This study explored the possibility of modelling of Zones of Significant Equivalence (ZSEs) to the Scottish Scallop harvesting activity. If no significant differences were observed between two areas with regard to the domoic acid content of the scallops within them, then it was considered appropriate to treat them as the same area. ZSEs were defined on a range of parameters including DA levels; geographical location; mean depth and percentage land mass in box.
The available datasets were also analysed to determine both the duration of box closures in the past, the robustness of the data underpinning this and the possibility of applying this data to the ZSE approach to define sampling frequency and sampling area after closure.
Under EU Directive 91/492/EEC, FSA Scotland required offshore king scallops to be monitored for the algal toxin domoic acid (DA). At the time of this study, EU legislation required offshore scallop fishing grounds (offshore boxes) to be closed by FSAS when levels of DA in whole king scallops exceeded 20 mg/kg. In contrast, the new food hygiene regulations that came into effect in 2006 place a greater burden on end-product testing rather than monitoring. The aim of this project was to allow FSAS to develop a risk based approach to offshore monitoring and also to inform suitable sampling frequencies for industry end product testing.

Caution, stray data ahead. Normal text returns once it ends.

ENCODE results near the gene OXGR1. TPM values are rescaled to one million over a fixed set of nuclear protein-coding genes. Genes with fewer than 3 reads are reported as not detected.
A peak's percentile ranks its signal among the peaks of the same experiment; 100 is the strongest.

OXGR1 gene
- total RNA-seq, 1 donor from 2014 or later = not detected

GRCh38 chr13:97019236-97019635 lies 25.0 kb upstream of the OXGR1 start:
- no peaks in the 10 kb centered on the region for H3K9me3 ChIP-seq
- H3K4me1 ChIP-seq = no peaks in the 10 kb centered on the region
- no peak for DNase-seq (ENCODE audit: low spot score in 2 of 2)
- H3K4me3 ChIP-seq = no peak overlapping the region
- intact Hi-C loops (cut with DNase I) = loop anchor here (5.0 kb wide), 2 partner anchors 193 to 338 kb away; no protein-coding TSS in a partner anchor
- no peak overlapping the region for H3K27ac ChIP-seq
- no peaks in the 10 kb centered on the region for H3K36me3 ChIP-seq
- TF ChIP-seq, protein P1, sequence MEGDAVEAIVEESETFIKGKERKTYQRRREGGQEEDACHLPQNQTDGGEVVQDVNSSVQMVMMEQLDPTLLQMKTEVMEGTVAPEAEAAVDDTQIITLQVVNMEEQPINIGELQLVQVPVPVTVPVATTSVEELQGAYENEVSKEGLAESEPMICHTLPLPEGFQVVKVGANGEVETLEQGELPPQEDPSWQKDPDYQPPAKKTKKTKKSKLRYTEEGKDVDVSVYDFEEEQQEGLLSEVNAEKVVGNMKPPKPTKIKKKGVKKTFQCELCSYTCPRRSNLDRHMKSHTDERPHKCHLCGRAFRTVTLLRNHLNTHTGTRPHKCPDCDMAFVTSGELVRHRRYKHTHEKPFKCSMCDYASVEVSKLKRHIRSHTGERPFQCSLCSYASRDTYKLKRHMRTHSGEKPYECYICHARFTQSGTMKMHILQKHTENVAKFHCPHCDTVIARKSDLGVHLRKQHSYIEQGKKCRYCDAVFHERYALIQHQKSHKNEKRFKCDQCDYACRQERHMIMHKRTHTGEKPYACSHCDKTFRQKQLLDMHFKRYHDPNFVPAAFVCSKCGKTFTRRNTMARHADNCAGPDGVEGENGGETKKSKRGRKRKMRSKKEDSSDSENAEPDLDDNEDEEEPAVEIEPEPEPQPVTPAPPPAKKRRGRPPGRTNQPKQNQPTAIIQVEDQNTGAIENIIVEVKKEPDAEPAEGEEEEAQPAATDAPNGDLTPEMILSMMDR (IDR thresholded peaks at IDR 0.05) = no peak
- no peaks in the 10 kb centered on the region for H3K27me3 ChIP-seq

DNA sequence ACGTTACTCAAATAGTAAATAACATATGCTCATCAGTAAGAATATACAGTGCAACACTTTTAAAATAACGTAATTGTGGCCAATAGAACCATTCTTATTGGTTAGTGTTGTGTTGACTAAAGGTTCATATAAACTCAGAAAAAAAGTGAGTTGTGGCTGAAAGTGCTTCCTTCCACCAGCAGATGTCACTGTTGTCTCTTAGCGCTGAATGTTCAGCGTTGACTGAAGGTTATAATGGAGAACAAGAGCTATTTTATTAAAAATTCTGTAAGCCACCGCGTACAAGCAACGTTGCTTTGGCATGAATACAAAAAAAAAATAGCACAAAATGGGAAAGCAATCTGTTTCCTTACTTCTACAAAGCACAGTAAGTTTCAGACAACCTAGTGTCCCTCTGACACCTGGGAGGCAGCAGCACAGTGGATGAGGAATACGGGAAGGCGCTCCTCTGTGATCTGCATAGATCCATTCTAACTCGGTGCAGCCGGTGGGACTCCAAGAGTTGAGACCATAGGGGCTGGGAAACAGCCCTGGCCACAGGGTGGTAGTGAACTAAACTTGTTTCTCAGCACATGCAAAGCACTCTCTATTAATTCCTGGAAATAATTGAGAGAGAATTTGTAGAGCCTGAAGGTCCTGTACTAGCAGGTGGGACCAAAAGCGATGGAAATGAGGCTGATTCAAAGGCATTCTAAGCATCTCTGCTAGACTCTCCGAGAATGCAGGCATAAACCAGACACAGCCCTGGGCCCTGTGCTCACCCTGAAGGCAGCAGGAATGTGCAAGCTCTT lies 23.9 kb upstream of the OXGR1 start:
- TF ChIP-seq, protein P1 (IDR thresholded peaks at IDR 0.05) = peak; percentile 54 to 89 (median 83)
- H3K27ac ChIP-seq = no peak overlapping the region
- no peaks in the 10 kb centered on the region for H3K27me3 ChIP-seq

At the time of the study, the offshore monitoring system was based around sub-division of offshore boxes and there was therefore scope for changing the box size (and or shape) to improve efficiency and reduce monitoring costs. The possibility of targeting sampling to periods when there was a good probability that levels had fallen below the regulatory limits was also investigated to offer a more cost-effective programme.
In this study, historical monitoring data was used to determine trends in DA levels in king scallops harvested in offshore areas, and to conduct a critical risk/benefit analysis of modifying the monitoring regime. This study was conducted in parallel with FSAS-funded project S02019, which employed an alternative risk assessment of the Scottish offshore monitoring programme for DA in king scallops.
<p>Find more about this project and other FSA food safety-related projects at the <a href="http://www.food.gov.uk/science/research/" target="_blank">Food Standards Agency Research webpage</a>.